posted on Mar, 18 2011 @ 09:43 AM
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reply to post by Byrd
 


If the Earth's wobble in its rotation on its axis is causing the ice ages, then the pattern of the time periods for the ice ages should be very precisely repetitive. The pattern should be very clear, and obvious, which it is not. There is kind of a pattern, but the periods vary considerably. I just don't think the concept is probable.

Here is another hypothesis. Our solar system is moving through the galaxy at 486,000 miles an hour. That means we travel a great distance through space. That is 4.25 B miles in a year. Pluto is only 3.7 B miles away from the sun. In a million years, we move a great distance through space. Now, if we wind up traveling through clouds of matter, this could have a great deal of effect on Earths climate, not to mention explain how the Earth could experience so much accretion of mass. This makes sense.



posted on Mar, 18 2011 @ 09:53 AM
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By the way, the expanding oceans would indeed put considerable pressure on the continents, and provide ample reason for the creation of mountains. After all, the older parts of the oceans have considerable mountain ranges.

Of course there is also the volcanic activity.

I notice nobody has provided any links or information to plug the gaping holes in the plate tectonics theory.



posted on Mar, 18 2011 @ 10:12 AM
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reply to post by gringoboy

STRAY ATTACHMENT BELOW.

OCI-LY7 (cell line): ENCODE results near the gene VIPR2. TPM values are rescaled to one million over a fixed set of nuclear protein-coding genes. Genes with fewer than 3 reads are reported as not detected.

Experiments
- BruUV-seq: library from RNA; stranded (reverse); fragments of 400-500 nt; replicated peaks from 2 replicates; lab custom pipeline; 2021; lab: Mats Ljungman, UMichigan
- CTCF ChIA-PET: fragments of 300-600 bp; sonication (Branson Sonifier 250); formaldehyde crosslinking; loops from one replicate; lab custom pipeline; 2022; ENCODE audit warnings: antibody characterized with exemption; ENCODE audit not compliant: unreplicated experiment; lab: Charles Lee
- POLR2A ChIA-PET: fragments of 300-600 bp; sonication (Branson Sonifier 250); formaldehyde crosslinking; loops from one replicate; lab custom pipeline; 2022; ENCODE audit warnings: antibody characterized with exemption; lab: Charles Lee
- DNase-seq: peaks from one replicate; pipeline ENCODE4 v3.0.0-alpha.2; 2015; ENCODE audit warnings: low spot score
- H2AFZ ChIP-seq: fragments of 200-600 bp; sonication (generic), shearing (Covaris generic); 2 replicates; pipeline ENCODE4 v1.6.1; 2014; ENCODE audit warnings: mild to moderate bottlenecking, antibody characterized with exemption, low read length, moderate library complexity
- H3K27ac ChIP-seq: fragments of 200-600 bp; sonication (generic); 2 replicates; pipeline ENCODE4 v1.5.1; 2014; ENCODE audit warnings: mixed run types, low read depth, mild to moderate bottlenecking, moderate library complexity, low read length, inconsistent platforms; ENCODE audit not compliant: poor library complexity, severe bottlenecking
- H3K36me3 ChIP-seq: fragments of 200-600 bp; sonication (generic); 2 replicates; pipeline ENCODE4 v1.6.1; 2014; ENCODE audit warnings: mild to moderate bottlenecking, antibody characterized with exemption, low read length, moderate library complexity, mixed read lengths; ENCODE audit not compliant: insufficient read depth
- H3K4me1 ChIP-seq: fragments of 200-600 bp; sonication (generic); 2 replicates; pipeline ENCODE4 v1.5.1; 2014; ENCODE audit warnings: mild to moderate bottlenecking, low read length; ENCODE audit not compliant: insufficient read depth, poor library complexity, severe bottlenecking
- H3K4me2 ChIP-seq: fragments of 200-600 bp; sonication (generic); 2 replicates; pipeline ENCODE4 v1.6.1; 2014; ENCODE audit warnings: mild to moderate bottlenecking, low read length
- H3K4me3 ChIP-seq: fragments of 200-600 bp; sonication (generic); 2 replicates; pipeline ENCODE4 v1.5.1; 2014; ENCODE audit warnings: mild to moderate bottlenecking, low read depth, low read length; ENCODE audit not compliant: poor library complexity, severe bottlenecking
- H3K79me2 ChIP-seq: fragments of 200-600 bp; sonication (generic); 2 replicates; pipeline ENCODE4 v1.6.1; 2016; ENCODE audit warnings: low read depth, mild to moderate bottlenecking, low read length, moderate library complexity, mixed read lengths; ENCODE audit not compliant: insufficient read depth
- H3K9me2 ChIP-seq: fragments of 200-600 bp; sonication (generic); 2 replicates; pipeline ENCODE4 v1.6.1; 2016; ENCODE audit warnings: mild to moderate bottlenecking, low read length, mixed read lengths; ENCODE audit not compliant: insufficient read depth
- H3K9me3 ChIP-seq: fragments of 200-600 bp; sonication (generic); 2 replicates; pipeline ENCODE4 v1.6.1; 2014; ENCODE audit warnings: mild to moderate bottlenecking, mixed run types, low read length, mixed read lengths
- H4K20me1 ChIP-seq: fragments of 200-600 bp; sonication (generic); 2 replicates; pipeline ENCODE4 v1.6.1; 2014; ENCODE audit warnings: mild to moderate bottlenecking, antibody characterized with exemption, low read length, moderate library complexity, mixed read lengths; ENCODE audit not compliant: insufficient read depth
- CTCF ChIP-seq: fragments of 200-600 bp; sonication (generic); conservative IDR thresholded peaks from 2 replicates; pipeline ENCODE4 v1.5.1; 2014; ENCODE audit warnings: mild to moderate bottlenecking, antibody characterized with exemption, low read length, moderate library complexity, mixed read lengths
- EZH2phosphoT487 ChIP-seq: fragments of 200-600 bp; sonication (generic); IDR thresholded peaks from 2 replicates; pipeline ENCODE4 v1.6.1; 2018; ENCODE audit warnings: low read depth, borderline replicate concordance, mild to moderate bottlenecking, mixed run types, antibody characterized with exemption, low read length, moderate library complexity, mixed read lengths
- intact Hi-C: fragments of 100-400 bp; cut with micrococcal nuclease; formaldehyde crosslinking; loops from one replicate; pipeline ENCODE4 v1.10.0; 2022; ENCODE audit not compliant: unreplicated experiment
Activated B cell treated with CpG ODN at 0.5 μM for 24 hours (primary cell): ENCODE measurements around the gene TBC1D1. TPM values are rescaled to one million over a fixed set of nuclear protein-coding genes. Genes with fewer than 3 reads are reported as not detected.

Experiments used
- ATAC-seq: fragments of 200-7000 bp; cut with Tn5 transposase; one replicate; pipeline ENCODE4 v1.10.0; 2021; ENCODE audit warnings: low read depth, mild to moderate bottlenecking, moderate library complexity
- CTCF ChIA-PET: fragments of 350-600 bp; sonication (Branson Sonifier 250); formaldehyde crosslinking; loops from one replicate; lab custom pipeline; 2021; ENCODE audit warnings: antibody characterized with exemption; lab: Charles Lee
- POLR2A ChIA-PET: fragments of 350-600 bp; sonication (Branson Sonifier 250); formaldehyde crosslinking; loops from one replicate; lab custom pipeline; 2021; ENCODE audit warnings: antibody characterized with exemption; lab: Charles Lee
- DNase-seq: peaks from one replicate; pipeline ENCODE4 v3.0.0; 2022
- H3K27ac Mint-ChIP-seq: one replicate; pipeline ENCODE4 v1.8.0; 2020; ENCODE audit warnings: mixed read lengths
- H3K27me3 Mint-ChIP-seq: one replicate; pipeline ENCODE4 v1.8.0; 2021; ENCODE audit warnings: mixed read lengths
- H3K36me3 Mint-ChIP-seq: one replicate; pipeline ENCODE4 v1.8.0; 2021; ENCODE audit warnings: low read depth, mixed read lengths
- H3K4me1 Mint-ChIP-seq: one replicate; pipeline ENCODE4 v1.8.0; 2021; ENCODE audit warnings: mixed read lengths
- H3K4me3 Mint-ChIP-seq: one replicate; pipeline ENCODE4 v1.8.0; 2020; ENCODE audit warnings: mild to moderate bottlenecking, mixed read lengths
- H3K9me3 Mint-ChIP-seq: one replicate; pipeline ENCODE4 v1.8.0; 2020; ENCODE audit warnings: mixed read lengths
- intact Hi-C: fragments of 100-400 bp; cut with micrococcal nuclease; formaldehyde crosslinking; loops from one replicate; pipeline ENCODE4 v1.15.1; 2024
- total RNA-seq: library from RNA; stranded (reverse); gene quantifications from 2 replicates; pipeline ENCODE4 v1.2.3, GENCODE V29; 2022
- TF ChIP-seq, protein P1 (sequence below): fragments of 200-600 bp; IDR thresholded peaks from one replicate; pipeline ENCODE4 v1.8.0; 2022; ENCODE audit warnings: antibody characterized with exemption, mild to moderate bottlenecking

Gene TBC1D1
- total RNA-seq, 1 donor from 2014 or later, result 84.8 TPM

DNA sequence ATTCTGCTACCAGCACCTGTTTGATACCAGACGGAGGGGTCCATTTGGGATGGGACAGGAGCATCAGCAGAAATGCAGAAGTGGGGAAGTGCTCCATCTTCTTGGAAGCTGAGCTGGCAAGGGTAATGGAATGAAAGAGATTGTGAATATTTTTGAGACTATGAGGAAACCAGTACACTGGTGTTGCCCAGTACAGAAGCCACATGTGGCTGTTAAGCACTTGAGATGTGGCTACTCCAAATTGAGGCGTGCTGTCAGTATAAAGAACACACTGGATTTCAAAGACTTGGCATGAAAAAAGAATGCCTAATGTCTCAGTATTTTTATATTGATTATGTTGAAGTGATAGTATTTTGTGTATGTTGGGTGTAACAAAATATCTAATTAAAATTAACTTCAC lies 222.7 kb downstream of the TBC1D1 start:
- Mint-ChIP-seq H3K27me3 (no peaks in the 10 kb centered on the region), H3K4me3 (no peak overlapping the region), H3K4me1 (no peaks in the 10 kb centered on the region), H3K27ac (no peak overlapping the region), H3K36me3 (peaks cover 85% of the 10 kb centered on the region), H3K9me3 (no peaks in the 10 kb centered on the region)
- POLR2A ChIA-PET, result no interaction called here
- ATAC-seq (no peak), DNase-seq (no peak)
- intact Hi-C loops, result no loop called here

The Earth actually is deformed by the weight of the glaciers on Antarctica.

In addition, the southern hemisphere bulges. When you look at the oceans ridges where new ocean floor is being formed, it is easy to see why. The Southern hemisphere would have to show signs of bulging.

books.google.com... 9JaaAbTc&hl=en&ei=_HODTbyIEou4sAOQ-dnuAQ&sa=X&oi=book_result&ct=result&resnum=5&ved=0CCsQ6AEwBDgK#v=onepage&q&f=false

Probably this link isn't going to work either. Google books, The New Scientist from Oct 24, 1963 page 191.



posted on Mar, 18 2011 @ 02:26 PM
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reply to post by poet1b
 



If the Earth's wobble in its rotation on its axis is causing the ice ages, then the pattern of the time periods for the ice ages should be very precisely repetitive. The pattern should be very clear, and obvious, which it is not. There is kind of a pattern, but the periods vary considerably. I just don't think the concept is probable.

Here is another hypothesis. Our solar system is moving through the galaxy at 486,000 miles an hour. That means we travel a great distance through space. That is 4.25 B miles in a year. Pluto is only 3.7 B miles away from the sun. In a million years, we move a great distance through space. Now, if we wind up traveling through clouds of matter, this could have a great deal of effect on Earths climate, not to mention explain how the Earth could experience so much accretion of mass. This makes sense.


It might seem reasonable that the wobble should be predictable, but the article goes into the nature of the wobble and points out that the source of the wobble is the redistribution of mass on the Earth. This affects the Earth's spin orientation, hence a wobble. The distribution is not consistent over time and thus the wobble is not repetitive. The wobble is not trivial to predict.

Despite the great distance we are traveling through space, there has been very little accretion in the last several billions years. We know that. The Moon's surface makes that case very clear.